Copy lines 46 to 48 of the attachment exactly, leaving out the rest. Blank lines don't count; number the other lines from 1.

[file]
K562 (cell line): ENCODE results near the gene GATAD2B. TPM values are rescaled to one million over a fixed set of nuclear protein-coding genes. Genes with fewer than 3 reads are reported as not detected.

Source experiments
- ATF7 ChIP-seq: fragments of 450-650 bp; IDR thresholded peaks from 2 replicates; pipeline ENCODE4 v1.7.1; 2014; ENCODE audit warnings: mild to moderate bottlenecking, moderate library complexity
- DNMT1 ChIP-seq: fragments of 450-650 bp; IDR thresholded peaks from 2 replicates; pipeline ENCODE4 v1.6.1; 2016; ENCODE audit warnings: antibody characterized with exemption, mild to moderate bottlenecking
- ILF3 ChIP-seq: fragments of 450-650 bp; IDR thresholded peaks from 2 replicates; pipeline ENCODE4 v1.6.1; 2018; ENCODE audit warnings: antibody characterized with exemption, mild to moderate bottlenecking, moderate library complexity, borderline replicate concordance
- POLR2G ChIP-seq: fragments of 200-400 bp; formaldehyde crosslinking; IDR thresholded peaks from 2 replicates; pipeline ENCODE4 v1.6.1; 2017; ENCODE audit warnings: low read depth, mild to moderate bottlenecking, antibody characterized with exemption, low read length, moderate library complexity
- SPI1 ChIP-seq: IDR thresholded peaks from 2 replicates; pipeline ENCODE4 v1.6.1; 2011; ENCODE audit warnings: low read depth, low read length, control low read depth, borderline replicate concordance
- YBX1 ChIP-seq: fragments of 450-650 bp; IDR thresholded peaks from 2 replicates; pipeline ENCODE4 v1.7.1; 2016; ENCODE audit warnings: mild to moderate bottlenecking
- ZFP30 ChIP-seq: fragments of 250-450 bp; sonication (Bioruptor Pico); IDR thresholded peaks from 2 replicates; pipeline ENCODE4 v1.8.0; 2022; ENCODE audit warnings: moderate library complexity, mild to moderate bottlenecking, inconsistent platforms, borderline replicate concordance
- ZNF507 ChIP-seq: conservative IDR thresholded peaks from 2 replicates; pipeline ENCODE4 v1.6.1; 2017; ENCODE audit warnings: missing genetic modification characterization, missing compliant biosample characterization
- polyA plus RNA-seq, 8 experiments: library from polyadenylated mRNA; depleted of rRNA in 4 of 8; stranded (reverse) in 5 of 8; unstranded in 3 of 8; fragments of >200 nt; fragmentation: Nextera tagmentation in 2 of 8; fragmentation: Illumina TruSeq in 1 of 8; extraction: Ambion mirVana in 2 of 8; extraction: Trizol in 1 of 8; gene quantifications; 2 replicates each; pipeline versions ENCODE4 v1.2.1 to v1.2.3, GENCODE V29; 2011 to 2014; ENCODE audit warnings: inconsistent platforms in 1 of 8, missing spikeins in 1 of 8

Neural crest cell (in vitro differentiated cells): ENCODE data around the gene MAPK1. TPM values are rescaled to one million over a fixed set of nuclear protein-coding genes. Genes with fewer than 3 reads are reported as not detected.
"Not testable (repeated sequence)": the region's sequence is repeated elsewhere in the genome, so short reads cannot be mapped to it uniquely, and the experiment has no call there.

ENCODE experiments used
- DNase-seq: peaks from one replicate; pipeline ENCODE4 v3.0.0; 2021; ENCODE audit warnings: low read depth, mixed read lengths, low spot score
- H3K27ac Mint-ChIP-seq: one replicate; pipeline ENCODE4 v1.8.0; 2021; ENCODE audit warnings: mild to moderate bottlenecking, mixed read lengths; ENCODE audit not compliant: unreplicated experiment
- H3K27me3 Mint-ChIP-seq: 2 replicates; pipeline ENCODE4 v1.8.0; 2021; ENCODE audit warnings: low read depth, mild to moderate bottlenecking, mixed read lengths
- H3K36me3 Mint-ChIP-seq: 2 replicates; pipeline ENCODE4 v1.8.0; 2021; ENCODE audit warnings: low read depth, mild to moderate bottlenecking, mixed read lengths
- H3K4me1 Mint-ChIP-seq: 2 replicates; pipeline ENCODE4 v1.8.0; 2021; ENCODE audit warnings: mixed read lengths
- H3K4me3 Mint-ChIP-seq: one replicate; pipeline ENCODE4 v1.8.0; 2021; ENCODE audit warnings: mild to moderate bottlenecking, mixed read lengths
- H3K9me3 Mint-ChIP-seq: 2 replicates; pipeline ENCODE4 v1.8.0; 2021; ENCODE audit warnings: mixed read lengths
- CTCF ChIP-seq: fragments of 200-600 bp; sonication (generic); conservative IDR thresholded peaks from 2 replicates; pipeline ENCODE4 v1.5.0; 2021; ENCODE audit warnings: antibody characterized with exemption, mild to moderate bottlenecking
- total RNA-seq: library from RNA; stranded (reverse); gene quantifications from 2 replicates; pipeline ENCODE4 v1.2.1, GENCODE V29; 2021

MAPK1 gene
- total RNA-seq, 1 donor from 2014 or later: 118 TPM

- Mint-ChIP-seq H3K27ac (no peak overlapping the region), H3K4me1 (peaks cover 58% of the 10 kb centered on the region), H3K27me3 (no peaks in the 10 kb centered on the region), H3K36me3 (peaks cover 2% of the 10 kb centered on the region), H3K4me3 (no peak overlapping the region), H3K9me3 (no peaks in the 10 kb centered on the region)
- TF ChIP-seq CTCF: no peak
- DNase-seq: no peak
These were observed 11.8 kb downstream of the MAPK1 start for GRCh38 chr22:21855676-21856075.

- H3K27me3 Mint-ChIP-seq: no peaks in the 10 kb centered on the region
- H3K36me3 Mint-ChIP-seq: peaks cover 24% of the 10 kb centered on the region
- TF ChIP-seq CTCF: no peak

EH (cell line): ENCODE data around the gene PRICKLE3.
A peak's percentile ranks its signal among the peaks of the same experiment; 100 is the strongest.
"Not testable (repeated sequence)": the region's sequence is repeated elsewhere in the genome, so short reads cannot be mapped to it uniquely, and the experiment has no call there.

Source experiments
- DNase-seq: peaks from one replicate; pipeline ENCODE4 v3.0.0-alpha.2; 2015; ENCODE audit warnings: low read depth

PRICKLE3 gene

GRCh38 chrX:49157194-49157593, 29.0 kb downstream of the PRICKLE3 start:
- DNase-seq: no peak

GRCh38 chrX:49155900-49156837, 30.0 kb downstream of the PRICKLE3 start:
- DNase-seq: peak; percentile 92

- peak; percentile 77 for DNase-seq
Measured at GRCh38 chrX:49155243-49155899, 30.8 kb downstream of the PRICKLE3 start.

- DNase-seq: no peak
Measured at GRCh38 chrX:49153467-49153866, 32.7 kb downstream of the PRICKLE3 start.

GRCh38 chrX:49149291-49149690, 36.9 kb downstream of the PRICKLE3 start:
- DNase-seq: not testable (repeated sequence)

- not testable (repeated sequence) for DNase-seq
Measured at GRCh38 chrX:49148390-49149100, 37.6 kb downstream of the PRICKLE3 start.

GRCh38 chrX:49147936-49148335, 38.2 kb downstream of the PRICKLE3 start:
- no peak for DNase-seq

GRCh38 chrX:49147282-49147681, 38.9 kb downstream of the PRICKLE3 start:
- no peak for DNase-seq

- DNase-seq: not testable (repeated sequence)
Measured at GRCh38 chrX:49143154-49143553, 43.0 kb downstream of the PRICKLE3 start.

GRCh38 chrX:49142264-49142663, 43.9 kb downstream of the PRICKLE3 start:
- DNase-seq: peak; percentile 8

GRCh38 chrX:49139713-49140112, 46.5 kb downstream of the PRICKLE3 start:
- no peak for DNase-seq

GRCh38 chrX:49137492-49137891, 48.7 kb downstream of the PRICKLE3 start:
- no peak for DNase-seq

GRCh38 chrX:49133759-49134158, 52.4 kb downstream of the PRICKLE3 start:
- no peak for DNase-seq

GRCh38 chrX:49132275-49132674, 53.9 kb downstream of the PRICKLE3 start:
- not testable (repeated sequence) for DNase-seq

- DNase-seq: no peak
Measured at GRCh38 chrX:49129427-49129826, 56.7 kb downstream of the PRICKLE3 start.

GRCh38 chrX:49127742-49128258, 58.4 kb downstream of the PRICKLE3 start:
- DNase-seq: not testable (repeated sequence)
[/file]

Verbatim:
Measured at GRCh38 chrX:49153467-49153866, 32.7 kb downstream of the PRICKLE3 start.

GRCh38 chrX:49149291-49149690, 36.9 kb downstream of the PRICKLE3 start:
- DNase-seq: not testable (repeated sequence)